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Continuous Improvement Process (CIP or CI) is a management process whereby delivery (customer valued) processes are constantly evaluated and improved in the light of their efficiency, effectiveness and flexibility.
Some see it as a meta-process for most management systems (Business Process Management, Quality Management, Project Management). Deming saw it as part of the 'system' whereby feedback from the process and customer were evaluated against organisational goals. The fact that it can be called a management process does not mean that it needs to be executed by 'management' merely that it makes decisions about the implementation of the delivery process and the design of the delivery process itself.
Some successful implementations use the approach known as Kaizen (the translation of kai (“change”) zen (“good”) is “improvement”). This method became famous by the book of Masaaki Imai “Kaizen: The Key to Japan's Competitive Success.”
The core principle of CIP is the (self) reflection of processes (Feedback). The purpose of CIP is the identification, reduction, and elimination of suboptimal processes (Efficiency). The emphasis of CIP is on incremental, continuous steps, avoiding quantum leaps (Evolution).
The elements above are more tactical elements of CIP, the more strategic elements include deciding how to increase the value of the delivery process output to the customer (Effectiveness) and how much flexibility is valuable in the process to meet changing needs.
Also known as Management by Policy or Strategy Deployment. A means by which goals are established and measures are created to ensure progress toward those goals. HP keeps activities at all levels of the company aligned with its overarching strategic plans.
HP typically begins with the "visioning process" which addresses the key questions:
HP then systematically explodes the whats, whos and hows throughout the entire organisation.
Lean is a methodology that focuses on improving workflow, eliminating waste and delivering value. The concept of Lean is not restricted to manufacturing and applies to the whole enterprise, including the supply chain, the new product development process and the provision of service.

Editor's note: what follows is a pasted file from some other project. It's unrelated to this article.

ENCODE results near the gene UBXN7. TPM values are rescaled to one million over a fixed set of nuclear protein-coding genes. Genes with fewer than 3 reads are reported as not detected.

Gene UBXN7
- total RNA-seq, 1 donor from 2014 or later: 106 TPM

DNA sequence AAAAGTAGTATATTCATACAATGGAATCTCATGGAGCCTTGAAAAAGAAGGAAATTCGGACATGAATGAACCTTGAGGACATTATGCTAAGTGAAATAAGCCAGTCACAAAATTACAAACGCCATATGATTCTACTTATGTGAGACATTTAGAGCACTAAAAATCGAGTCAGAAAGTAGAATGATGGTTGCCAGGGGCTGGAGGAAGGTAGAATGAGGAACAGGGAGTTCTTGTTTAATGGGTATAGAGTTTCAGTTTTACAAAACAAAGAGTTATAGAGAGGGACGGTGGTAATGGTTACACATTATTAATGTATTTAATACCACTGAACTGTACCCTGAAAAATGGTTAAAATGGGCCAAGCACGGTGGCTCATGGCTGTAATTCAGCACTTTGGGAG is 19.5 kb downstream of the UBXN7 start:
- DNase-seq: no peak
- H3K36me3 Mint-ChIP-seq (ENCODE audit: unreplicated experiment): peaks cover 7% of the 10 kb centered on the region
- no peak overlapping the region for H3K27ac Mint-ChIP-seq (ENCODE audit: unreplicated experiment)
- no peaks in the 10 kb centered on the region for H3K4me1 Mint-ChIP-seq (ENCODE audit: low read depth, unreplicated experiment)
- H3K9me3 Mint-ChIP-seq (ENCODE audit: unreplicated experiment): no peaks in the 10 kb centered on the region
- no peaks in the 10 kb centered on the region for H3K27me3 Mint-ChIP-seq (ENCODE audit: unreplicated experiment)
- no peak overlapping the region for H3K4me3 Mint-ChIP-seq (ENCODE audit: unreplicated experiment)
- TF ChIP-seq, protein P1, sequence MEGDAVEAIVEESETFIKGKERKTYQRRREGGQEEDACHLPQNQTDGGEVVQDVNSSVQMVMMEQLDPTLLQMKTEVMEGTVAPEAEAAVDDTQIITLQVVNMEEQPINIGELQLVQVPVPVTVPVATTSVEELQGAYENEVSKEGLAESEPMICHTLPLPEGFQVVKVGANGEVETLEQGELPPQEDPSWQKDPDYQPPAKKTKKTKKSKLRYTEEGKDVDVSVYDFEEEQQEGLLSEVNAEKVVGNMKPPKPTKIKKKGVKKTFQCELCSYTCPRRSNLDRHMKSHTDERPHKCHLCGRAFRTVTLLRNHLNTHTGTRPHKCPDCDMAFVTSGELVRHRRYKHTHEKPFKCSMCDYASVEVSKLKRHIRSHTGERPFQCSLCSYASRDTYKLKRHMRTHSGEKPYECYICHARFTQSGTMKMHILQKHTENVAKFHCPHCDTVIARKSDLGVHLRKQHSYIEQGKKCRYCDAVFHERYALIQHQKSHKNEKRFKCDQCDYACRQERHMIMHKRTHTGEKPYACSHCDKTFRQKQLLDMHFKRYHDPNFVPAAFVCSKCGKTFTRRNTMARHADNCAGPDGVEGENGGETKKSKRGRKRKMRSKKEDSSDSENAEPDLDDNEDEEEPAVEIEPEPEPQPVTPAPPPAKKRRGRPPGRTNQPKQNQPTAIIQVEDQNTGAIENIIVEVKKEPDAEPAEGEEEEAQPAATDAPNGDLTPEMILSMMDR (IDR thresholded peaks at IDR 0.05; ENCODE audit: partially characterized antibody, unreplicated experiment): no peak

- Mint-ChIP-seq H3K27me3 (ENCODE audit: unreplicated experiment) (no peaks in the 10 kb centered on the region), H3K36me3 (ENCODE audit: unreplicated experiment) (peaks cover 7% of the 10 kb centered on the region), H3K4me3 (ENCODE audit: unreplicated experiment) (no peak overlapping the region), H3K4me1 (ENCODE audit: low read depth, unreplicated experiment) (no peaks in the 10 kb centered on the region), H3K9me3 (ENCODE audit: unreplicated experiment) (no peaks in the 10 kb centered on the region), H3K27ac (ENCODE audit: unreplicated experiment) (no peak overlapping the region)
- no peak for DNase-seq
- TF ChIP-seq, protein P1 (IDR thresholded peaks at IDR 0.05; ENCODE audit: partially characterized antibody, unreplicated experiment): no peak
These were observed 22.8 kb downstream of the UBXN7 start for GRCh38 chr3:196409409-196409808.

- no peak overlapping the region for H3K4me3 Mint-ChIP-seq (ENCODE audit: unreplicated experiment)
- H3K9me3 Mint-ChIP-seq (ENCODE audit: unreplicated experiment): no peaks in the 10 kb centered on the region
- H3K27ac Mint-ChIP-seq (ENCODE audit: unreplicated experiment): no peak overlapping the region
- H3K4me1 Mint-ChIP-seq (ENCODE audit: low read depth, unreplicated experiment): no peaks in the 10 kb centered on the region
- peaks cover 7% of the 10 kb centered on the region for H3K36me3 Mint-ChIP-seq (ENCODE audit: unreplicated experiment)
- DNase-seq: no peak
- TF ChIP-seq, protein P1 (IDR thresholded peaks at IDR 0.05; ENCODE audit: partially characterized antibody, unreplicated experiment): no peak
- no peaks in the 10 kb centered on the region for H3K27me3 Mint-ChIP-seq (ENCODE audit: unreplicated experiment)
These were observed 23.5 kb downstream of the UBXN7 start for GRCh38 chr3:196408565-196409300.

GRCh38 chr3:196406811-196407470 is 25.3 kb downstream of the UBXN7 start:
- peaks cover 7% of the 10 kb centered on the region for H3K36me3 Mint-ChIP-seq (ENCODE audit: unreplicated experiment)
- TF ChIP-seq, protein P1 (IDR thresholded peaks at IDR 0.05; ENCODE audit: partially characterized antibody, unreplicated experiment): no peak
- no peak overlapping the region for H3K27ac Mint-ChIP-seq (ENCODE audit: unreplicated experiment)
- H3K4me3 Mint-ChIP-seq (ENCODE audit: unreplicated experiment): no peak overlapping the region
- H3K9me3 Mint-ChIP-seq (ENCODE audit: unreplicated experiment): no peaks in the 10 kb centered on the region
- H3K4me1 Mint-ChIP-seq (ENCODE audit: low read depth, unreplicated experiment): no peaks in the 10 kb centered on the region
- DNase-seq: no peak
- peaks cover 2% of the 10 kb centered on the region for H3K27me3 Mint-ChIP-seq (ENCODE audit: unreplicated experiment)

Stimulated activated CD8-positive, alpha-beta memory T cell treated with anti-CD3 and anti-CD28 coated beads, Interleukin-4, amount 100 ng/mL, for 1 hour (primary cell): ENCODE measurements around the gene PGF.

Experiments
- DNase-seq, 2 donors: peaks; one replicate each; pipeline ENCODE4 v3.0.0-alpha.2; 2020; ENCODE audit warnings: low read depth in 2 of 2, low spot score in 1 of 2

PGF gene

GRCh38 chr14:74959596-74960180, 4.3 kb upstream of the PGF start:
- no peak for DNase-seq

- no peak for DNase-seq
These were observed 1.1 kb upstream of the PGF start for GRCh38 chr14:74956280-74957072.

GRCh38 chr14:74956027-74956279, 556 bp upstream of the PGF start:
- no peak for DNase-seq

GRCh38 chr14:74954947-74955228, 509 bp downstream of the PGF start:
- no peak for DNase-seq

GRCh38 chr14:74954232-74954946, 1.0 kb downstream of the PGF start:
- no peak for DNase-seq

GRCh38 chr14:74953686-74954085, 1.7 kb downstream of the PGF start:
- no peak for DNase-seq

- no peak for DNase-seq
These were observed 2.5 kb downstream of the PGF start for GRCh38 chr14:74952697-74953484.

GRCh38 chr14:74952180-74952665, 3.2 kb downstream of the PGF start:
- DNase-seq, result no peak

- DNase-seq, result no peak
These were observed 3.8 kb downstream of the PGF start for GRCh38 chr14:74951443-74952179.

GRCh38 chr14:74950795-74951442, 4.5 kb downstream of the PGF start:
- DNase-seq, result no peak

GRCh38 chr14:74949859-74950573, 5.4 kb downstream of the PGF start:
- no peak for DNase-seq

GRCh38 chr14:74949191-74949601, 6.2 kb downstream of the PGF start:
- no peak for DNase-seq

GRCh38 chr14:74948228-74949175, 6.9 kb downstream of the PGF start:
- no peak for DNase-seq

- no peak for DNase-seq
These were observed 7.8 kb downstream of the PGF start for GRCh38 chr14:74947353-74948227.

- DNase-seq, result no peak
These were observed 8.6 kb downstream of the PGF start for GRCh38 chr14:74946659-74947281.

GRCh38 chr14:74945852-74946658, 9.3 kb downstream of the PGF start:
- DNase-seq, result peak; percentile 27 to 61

In the book, 'Lean Thinking', five Lean Principles are defined:
Operational Excellence (OpEx) is a philosophy of leadership, teamwork and problem solving resulting in continuous improvement throughout the organisation by focusing on the needs of the customer, empowering employees, and optimising existing activities in the process.
Operational Excellence's values lie within Safety, Quality, Productivity, Human Development, Cost, and Implementation of OE.
Operational Excellence stresses the need to continually improve by promoting a stronger teamwork atmosphere. Safety and quality improvements for employees and customers lead towards becoming a better enterprise.
A four step problem-solving process typically used in business process improvement.
Senior management should use the visioning process in the context of its Business Plan. HP translates the Business Plans to action plans, meaningful to all levels of the organisation.
Answer the whats, hows, and whos for the total number of tiers for your organisation; remember, the fewer the number of tiers, the better. Also, this is the time to bring management together and provide them with a basic understanding of HP mechanics.
On a periodic basis, review the measurements and note what you´ve learned that can help in the future.
Make the necessary adjustments to plans and priorities in order to ensure the success of the strategy breakthroughs.
A method of levelling production at the final assembly line that makes just-in-time production possible. This involves averaging both the volume and sequence of different model types on a mixed-model production line. Often referred to as ‘Production Smoothing’
Quality management can be considered to have three main components:
Aassurance and failure testing in design and production of products or services, to meet or exceed customer requirements.